When I got the phonecall from our outreach coordinator Laura to tell me they wanted to do a phone interview, I was SO pumped. They must kind of like me- they want to talk to me. AHH!! I was so nervous… 5pm my time was 1pm their time. I locked myself in the club room and read and re-read my notes I had taken about the mission and myself (in case I forgot my name or something important like that). And I don’t know if you’ve had a group phone interview before, but it is ridiculously nerve-wracking. Like, questions from all these voices you can’t see, and they are all about you, probing your very being to see what makes you tick, and on top of that a slight delay because you are, what- 3,500 miles apart? Not really a cake-walk.
When less than a day later Laura calls back to tell me they want to do a face-to-face interview- in Vegas- I almost die. By die, I mean throw myself a big party, and by party, I mean a victory dance in my car as I’m listening to the voicemail she left since I missed her call. They REALLY must like me!!
Friends and family are in disbelief that I’m going to an interview in Vegas for a position in Alaska. It was pretty convenient, as my grandmother and brother were going to Vegas anyway to visit family we have there for Easter, so I ended up tagging along.
Once again a group interview with (almost) the entire staff of KNOM. Once again it could go so many ways, and yet it really couldn’t- I could either get it or I don’t. I could have always fallen onto my backup, but I honestly really didn’t want to. I wanted this. A whole lot.
Dressed to impress at Treasure Island, we shared brunch and casual conversation, which was actually much less scary than the phone interview. I could see their facial expressions, who was saying what, and form an appropriate response without the distance delay. It was captivating and informative- these people live there, work there, they are KNOM. So very magical! And hungering. The downside to having a group interview at a buffet- you are being asked all the questions, and you are giving all the answers, leaving very little time for food intake of your own. Though I left surprisingly hungry, I was excited and relieved when it was over. I did my best, gave it my all, did not pretend to be someone I wasn’t. I just hoped it was enough.
I vividly recall a few days later getting a call from Laura, asking me if I wanted to be a part of KNOM next year. Did I?! YES!!! I was at a friend’s house and you best believe I really did a victory dance there. Is this for real? Am I really going work at KNOM in Alaska for a year? What was I thinking? Am I crazy? Dreams really do come true!!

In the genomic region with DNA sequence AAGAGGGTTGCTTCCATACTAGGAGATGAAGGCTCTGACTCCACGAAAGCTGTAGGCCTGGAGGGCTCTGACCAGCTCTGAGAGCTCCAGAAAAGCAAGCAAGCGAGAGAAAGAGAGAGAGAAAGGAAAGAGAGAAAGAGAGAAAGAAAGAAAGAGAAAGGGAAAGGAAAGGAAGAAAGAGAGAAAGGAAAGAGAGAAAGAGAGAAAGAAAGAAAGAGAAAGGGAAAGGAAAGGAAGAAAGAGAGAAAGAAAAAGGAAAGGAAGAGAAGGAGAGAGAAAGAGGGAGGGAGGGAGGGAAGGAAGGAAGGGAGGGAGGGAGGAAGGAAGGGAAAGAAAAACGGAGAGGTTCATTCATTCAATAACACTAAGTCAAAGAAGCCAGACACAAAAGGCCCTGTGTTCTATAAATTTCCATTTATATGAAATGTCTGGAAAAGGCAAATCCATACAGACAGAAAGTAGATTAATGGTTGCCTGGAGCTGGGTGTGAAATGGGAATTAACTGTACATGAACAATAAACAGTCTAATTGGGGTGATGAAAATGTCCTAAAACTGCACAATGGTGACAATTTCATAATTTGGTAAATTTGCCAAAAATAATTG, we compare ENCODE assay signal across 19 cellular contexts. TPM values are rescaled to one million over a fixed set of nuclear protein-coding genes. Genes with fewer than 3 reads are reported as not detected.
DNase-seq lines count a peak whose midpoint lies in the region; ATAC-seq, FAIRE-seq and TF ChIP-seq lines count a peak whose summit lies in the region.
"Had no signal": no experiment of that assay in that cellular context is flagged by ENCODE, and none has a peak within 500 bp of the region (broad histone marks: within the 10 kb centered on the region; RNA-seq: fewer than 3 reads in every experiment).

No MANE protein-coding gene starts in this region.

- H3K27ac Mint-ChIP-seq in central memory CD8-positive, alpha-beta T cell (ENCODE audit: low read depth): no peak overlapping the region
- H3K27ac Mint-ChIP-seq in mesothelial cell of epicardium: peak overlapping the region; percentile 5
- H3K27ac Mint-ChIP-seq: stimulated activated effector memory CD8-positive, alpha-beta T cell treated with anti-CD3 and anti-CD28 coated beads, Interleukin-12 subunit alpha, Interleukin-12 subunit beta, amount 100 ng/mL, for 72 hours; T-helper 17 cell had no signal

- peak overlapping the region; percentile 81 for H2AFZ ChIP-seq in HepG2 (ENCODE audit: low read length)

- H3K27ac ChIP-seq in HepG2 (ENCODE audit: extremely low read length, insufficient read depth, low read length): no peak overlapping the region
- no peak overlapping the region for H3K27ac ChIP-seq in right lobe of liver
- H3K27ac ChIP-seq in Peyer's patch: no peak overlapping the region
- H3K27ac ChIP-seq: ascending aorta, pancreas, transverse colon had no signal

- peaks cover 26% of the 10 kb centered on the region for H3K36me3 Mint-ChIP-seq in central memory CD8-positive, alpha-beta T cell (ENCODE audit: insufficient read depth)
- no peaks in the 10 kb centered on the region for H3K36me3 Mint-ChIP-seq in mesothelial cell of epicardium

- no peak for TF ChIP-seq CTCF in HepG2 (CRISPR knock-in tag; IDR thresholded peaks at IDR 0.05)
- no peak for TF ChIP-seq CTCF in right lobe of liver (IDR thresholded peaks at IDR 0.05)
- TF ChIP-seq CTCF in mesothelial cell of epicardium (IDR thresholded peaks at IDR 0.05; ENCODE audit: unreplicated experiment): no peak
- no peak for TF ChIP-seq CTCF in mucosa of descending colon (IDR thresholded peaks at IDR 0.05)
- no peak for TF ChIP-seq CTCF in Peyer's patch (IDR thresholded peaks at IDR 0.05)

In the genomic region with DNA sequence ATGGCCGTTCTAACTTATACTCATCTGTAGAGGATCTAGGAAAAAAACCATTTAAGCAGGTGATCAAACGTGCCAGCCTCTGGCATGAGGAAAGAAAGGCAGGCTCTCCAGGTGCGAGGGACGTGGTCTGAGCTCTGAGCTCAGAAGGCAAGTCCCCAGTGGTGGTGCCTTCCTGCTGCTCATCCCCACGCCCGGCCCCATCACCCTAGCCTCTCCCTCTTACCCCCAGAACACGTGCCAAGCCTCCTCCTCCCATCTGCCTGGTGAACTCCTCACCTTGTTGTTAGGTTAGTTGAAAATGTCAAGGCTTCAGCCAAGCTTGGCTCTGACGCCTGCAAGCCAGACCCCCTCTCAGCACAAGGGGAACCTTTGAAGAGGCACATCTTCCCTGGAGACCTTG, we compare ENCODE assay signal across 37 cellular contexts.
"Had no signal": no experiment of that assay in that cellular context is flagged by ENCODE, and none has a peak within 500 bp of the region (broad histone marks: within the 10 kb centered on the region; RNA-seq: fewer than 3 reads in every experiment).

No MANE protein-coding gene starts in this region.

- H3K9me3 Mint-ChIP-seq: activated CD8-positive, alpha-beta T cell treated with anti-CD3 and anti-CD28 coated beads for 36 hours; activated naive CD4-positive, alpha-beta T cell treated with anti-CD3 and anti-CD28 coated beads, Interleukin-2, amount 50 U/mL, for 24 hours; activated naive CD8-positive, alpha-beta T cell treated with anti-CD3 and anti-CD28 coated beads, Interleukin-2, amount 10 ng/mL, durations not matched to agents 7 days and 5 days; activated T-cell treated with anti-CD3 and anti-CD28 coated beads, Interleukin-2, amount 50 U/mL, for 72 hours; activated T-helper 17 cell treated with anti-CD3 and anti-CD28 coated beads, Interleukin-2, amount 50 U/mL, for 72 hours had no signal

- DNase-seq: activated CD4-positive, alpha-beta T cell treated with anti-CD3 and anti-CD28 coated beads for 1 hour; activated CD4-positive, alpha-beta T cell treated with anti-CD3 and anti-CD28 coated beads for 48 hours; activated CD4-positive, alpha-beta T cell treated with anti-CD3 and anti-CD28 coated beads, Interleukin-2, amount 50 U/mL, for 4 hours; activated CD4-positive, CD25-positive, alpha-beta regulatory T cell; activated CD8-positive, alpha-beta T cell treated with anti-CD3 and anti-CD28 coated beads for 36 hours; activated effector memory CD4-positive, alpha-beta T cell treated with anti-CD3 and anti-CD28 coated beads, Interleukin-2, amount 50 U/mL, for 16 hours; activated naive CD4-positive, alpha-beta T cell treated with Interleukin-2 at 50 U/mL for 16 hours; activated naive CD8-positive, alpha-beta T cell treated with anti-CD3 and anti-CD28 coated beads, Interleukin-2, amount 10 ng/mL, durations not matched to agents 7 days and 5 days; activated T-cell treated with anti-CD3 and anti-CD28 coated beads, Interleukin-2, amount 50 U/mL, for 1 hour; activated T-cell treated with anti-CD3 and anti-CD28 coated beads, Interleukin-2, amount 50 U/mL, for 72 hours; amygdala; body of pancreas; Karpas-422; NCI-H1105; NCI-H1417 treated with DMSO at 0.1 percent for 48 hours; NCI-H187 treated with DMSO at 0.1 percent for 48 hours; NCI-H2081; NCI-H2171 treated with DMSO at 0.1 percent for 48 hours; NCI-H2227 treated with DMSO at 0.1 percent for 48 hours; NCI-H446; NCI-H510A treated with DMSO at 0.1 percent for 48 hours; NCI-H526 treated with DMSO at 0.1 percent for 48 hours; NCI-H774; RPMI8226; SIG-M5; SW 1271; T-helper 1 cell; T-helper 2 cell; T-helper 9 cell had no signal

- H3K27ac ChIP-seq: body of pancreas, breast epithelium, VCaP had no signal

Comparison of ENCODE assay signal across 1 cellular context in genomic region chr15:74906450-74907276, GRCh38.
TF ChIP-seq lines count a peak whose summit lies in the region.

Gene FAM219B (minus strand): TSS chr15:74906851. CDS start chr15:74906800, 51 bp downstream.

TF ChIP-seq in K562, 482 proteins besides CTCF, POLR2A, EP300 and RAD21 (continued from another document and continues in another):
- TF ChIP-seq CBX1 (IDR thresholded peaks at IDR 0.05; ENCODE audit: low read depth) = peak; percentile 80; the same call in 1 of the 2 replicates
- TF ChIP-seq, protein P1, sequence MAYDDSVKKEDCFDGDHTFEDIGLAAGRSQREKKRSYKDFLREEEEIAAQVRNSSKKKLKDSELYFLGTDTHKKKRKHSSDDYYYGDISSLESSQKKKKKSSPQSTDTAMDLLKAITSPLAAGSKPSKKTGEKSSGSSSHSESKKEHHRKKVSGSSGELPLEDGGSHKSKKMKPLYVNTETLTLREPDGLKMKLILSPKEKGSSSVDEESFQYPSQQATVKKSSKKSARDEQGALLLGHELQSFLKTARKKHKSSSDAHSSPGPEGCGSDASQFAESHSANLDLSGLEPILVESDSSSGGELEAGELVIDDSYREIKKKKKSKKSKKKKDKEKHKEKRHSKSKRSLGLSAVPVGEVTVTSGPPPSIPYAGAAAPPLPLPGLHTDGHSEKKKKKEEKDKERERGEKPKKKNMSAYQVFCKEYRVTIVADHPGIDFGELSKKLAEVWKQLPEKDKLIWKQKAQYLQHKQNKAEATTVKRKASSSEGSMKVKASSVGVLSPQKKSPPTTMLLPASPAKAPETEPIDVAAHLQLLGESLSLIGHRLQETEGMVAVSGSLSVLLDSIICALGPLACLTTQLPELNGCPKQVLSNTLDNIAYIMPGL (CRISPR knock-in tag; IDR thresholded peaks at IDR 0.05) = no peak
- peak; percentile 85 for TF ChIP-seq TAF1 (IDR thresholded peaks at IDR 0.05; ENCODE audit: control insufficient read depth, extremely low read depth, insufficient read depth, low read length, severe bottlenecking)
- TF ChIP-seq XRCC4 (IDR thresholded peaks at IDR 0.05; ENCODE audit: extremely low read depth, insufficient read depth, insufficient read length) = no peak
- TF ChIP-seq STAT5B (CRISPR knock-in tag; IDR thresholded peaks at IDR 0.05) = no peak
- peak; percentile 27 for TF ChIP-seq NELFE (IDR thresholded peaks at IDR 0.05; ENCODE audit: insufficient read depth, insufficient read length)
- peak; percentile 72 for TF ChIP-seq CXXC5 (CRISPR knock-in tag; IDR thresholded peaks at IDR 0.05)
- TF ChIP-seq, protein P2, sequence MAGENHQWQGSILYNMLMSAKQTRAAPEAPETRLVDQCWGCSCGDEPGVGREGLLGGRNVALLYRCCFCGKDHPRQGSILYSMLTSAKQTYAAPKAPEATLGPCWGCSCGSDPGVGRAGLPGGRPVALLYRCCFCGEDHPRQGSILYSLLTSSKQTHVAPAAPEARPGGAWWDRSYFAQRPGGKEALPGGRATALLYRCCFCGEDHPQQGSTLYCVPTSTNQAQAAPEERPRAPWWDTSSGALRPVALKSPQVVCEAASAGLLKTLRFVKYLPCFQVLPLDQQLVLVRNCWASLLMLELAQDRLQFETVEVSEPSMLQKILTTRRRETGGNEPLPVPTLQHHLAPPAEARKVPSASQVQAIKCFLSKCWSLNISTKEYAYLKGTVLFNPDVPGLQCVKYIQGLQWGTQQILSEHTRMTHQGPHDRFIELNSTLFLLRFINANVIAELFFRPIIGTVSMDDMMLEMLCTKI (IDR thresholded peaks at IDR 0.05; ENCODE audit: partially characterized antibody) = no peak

Fast-forward: classes finish, assignments complete, thesis punctuated and printed and pressed- undergrad comes to an end. Graduation is everything I hope and dreamed, right after senior week filled with retreats and lunches and dinners and dances and activities galore- I never wanted it to end.
Thus all things must, which leads into summer. The summer before my departure. The summer where I must do all and see all before I leave for what seems an eternity. And do and see I did. When not working, I visited family and friends, went on adventures and took a few trips. I checked a few off my bucket list while counting down the days until August 29th. The last few days I was flattered by those coming by, still unable to grasp I would not be seeing them for a very long time. My last meal in Buffalo, you ask? Why, wings of course. Crispy, saucy, delectable wings… not ‘buffalo’ wings, just- wings. They stand delicious on their own (when you’re from Buffalo).
Super fast forward: which brings me here. To Nome, Alaska, 3,501 miles away from home, to be exact, working for, in, and at a place that months ago was just an image in my head. It’s amazing, really, where time can take you. The phonecalls and voicemails I have saved from Laura to reassure myself this experience was real are quite comical now, as I sit here on her couch writing this blog post, watching her two dogs while she is away for the holiday.
So it seems my year 2013 has been a feat over, under, and through itself, as I worked toward reaching my goal that is my work at KNOM and my life in Nome. What does 2014 hold and where will it take me? I can’t even imagine. All I know is that last year’s pages are packed with adventure, and I don’t expect any less of 2014.